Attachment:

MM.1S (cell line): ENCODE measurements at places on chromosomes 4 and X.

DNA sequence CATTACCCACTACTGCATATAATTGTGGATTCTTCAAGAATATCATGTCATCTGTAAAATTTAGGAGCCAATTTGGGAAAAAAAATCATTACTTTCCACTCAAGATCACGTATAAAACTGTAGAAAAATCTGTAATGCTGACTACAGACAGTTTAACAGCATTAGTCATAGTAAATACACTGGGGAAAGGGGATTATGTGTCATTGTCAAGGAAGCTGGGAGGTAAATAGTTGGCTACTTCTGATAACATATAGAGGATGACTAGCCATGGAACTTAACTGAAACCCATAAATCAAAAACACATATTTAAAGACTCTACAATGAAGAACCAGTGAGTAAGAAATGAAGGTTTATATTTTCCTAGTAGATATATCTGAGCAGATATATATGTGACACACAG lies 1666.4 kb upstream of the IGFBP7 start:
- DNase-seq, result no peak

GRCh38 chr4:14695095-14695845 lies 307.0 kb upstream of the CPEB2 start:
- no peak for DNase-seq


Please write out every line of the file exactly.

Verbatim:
MM.1S (cell line): ENCODE measurements at places on chromosomes 4 and X.

DNA sequence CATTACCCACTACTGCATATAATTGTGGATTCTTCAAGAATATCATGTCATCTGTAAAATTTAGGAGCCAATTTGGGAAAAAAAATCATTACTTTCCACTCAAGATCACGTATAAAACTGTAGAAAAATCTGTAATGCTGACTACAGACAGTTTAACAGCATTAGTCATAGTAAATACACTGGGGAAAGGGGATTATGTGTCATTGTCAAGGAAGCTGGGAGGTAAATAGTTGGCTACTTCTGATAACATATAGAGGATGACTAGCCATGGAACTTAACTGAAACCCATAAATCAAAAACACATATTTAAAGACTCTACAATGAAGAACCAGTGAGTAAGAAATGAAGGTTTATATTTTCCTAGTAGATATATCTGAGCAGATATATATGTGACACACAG lies 1666.4 kb upstream of the IGFBP7 start:
- DNase-seq, result no peak

GRCh38 chr4:14695095-14695845 lies 307.0 kb upstream of the CPEB2 start:
- no peak for DNase-seq